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The live outdoor webcams and the construction of virtual geography

Troels Degn Johansson

pp. 181-189


The live outdoor webcam seems inseparable from the mid-1990s' popular proliferation of the Internet. Combining a well-known medium, i.e. the photograph, with a new one, i.e. the Internet, the live outdoor webcam seems in the rear-view mirror to have contributed significantly to the popular perception of the Internet as a globally distended and thus "geographical" medium. Moreover, due to its role in the NASA Triana mission, the never-realised flagship of the Clinton–Gore administration's Digital Earth project, the live webcam seemed to play an important part in the construction of what leading geographers coined a "virtual geography"—the geography of the Internet, and the networked geography—that sought to establish itself as a new field of study during the late 1990s. In order to substantiate for this interpretation, I would like in the first part of this article to identify a number of basic characteristics of the outdoor webcam and, in the second, to analyse and discuss two papers written by leading scholars in the field; papers which have been important in the assessment of the impact of the Internet and geographical information systems (GIS) before the scientific community as well as policy makers within technological innovation and the public sector.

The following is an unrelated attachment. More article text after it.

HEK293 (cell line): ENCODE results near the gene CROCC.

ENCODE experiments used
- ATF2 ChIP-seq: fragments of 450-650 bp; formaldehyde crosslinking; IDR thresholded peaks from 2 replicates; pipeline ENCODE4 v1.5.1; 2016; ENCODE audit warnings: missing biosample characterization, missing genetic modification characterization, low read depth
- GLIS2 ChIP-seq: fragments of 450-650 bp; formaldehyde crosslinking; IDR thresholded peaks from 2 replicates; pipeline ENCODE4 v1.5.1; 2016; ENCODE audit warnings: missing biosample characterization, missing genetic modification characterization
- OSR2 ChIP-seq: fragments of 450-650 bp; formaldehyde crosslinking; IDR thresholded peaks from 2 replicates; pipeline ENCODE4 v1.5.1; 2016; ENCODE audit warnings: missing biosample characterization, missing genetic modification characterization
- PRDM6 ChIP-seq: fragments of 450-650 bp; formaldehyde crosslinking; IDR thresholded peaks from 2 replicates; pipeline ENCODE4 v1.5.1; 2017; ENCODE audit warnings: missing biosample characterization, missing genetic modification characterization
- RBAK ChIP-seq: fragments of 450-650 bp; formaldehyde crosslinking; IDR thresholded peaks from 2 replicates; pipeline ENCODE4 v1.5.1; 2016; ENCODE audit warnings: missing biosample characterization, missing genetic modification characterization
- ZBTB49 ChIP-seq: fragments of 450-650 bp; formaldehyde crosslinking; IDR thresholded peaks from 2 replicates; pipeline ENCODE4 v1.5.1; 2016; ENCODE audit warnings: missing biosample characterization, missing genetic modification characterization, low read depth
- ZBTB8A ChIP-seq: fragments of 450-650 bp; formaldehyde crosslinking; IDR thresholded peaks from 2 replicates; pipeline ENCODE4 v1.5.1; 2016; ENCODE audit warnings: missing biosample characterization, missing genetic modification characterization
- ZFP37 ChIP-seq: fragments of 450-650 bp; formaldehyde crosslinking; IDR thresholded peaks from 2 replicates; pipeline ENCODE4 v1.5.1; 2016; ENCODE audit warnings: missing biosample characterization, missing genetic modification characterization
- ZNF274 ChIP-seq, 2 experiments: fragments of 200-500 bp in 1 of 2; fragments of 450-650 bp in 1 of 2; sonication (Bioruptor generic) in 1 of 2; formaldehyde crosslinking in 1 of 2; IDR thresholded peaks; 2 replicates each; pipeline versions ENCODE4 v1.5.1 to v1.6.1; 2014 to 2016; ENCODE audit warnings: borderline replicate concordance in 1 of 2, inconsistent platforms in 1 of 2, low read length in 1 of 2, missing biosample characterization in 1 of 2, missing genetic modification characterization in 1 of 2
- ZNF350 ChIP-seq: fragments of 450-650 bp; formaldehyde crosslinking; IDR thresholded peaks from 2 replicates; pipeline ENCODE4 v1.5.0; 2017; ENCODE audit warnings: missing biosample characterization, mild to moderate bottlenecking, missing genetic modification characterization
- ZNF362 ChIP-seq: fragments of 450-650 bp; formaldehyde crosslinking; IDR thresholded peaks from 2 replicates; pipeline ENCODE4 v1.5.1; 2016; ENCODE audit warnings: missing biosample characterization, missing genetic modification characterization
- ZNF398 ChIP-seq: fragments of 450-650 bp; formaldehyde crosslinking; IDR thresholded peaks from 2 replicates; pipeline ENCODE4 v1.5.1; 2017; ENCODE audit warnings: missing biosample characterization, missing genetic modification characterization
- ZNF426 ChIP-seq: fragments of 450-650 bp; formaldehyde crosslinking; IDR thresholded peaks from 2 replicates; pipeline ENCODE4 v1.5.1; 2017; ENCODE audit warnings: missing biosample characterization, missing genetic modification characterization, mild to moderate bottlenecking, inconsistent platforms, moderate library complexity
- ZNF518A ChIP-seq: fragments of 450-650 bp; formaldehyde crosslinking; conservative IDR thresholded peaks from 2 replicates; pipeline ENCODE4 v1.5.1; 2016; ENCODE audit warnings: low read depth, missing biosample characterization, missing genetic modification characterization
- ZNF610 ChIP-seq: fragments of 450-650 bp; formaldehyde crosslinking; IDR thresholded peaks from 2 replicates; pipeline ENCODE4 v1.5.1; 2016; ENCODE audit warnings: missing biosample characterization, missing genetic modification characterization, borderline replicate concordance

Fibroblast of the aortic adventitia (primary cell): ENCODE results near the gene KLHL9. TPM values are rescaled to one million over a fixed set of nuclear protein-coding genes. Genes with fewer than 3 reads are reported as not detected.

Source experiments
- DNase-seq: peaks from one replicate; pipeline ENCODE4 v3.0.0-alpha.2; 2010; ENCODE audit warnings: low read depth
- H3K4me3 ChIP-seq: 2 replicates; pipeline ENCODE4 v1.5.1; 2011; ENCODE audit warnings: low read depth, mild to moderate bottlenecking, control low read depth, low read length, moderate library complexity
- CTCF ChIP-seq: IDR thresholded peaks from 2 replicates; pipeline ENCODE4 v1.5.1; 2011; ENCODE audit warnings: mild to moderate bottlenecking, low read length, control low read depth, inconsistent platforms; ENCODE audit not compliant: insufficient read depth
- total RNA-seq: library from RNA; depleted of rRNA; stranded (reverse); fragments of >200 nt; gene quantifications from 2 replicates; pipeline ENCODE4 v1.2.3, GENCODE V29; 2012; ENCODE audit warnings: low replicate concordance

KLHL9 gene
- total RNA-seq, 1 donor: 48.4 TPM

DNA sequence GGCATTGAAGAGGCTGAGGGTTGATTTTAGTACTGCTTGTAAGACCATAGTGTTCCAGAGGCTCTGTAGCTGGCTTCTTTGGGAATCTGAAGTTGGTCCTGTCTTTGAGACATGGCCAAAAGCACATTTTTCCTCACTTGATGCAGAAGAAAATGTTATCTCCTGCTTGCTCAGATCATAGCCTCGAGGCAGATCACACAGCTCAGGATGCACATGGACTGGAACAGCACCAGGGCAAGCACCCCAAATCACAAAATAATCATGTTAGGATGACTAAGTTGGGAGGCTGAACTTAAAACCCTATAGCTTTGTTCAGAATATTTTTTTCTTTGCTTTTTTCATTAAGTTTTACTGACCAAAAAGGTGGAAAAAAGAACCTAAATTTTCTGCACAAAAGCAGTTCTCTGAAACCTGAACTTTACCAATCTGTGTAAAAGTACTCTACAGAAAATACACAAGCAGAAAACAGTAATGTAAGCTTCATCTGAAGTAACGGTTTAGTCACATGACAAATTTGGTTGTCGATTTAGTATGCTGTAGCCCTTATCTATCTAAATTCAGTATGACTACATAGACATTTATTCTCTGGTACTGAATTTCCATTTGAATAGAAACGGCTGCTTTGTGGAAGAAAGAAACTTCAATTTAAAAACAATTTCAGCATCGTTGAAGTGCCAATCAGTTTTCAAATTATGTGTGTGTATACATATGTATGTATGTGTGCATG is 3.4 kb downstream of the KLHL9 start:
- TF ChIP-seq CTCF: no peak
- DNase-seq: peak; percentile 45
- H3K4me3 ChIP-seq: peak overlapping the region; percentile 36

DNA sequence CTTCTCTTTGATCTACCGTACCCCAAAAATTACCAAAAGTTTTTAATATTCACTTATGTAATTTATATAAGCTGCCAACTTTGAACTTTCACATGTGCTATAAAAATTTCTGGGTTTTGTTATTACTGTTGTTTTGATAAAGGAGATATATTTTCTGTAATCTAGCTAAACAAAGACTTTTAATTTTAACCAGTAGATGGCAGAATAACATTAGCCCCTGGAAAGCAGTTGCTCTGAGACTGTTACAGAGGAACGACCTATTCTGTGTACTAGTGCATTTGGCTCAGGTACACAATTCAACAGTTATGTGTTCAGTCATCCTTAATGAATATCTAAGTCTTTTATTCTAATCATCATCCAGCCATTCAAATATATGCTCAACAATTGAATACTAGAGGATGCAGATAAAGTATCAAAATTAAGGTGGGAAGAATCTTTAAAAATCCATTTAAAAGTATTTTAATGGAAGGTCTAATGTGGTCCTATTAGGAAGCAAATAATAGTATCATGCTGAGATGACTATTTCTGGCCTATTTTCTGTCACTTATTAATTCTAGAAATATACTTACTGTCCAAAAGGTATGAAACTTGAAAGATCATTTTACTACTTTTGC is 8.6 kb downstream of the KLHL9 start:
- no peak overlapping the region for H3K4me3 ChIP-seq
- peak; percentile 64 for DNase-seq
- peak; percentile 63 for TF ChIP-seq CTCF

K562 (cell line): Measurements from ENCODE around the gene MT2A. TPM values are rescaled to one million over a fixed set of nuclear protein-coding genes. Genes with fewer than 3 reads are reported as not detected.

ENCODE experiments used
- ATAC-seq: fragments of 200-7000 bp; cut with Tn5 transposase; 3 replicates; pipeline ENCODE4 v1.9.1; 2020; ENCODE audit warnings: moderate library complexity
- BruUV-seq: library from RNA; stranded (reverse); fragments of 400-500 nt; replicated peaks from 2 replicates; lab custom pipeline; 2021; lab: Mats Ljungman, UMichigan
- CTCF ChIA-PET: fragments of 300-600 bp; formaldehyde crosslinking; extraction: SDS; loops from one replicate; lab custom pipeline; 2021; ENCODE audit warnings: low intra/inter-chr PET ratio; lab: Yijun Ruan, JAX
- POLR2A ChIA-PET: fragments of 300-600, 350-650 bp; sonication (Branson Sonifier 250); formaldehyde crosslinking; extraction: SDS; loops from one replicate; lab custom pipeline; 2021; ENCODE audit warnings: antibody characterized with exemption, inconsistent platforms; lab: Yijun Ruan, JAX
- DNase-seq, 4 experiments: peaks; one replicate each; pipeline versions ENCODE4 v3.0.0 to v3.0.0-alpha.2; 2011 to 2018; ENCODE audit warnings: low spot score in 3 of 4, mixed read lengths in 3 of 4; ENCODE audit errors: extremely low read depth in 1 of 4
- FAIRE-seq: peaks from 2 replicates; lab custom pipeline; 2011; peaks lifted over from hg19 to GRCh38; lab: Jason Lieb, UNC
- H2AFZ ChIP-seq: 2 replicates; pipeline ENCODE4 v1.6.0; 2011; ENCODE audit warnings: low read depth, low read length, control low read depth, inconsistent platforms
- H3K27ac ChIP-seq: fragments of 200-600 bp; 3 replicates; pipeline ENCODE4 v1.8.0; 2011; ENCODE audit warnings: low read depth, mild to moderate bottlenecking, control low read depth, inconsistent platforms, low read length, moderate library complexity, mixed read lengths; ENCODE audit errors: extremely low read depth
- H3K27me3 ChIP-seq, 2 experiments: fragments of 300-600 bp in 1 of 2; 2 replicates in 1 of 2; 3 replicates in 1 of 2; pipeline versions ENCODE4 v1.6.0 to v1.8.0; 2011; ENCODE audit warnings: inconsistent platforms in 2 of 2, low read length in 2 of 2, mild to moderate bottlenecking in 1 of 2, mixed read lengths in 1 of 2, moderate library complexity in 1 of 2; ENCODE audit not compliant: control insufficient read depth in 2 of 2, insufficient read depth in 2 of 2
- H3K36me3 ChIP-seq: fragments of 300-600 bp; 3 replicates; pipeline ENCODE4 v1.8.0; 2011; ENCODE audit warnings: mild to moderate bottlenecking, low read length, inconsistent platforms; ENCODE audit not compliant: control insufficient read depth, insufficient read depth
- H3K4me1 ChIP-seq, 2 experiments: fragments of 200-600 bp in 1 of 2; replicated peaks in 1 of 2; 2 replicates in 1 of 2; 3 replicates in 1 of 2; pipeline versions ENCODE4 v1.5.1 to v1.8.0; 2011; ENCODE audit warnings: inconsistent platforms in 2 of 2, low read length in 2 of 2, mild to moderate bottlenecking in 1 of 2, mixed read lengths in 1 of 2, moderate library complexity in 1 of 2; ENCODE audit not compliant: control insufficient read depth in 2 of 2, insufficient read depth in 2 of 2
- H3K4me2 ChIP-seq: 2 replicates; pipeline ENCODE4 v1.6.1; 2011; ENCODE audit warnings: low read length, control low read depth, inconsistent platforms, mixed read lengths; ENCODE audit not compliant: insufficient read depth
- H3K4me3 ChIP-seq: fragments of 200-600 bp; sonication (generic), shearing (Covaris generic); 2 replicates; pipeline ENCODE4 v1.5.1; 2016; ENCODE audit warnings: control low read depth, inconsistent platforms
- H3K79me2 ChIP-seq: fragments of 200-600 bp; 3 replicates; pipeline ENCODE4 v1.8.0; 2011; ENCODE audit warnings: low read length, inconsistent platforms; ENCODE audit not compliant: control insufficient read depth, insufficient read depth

Publication details

Published in:

Allingham Peter, Raahauge Kirsten Marie (2008) Constructing significant spaces. Knowledge, Technology & Policy 21 (4).

Seiten: 181-189

DOI: 10.1007/s12130-008-9060-x


Degn Johansson Troels (2008) „The live outdoor webcams and the construction of virtual geography“. Knowledge, Technology & Policy 21 (4), 181–189.